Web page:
For the second attempt, I was inspired by a cake recipe in the Thug Kitchen cookbook. In that recipe, they call for a can of coconut milk to take the place of both the liquid and the egg. I figured, why not give it a try in these brownies?

Also, for this version, I decided to use the full amount of “butter” that the original cookbook version of the recipe called for. I also decided to forego using gluten free flour to see if that would fix the texture. Again, I used Miyoko’s vegan butter as the butter replacement, and in place of eggs, I used ¾ cup of full fat coconut milk and 2 tablespoons of flax meal.

This time, I also used parchment paper to line the baking dish.

I followed the recipe instructions exactly, up until it came time to preheat the oven. I decided to try 350 F. this time, to see if they would cook any faster. After 35 minutes, the brownies were still soft, but the batter didn’t jiggle when I lightly shook the pan. I took the brownies out, let them cool to room temperature, and then I placed them in the fridge for a couple of hours.

The brownies cut well when chilled, but they had visible traces of coconut oil marbled throughout. They were quite firm out of the fridge, just like fudge, and delicious, but when left at room temperature, they became almost too soft to eat.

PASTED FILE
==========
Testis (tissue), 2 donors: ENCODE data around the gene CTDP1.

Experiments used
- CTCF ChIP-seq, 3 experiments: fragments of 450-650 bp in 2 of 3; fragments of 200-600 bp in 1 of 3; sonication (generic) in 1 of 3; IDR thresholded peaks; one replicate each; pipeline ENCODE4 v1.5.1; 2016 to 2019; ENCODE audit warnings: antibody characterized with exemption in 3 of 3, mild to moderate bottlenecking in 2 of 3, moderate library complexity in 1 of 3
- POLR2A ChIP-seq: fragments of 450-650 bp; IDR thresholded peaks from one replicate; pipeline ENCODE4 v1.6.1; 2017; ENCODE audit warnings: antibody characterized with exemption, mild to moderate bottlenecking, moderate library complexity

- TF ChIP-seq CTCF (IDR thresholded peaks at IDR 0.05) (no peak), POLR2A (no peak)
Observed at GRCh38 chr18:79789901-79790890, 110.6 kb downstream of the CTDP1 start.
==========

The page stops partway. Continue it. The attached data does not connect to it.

Attempt #3: Would  make again. 8/10

I decided to film my third and final attempt. I was over it. Having seen Mississippi Vegan use the Just vegan egg to make quiche, I decided to try to use the Just vegan egg to make these brownies.

As you can see in the video, I used an equivalent amount of Miyoko’s as the cookbook version, and subbed in ¾ cup of Just vegan egg for the 4 eggs that the recipe called for. I followed every other direction exactly, using vegan ingredients.

The oven was set for 325 F., but about 10 minutes into baking, I cranked it up to 350. I wanted to take them out at 25 minutes, like the recipe said, but it was truly a chocolate puddle. I ended up letting the brownies bake for 1 hour at 350 F. before taking them out.

After about 20 minutes on the counter, I transferred the tray of brownies to the fridge to chill for about 45 minutes before filming the “taste test” portion of the video. The brownies were still a bit soft, but super delicious. I ate a few of them still a bit warm

The next day, the brownies had fully firmed up in the fridge, and were actually quite addicting. I’m not sure what caused it, but it was like there was a “crust” layer on the bottom, and then a softer layer on top. Out of the fridge, they were solid, but I at room temperature, they got a bit soft.

Further experimentation?

There are a ton of amazing vegan brownie recipes already out there in the world, so trying to make this exact one work is not a priority or even a necessity. Does this disprove the idea that every recipe can be veganized? Not at all. Vegan brownies exist. Vegan brownies are incredible. This particular ratio and formulation, just wasn’t as successful as others.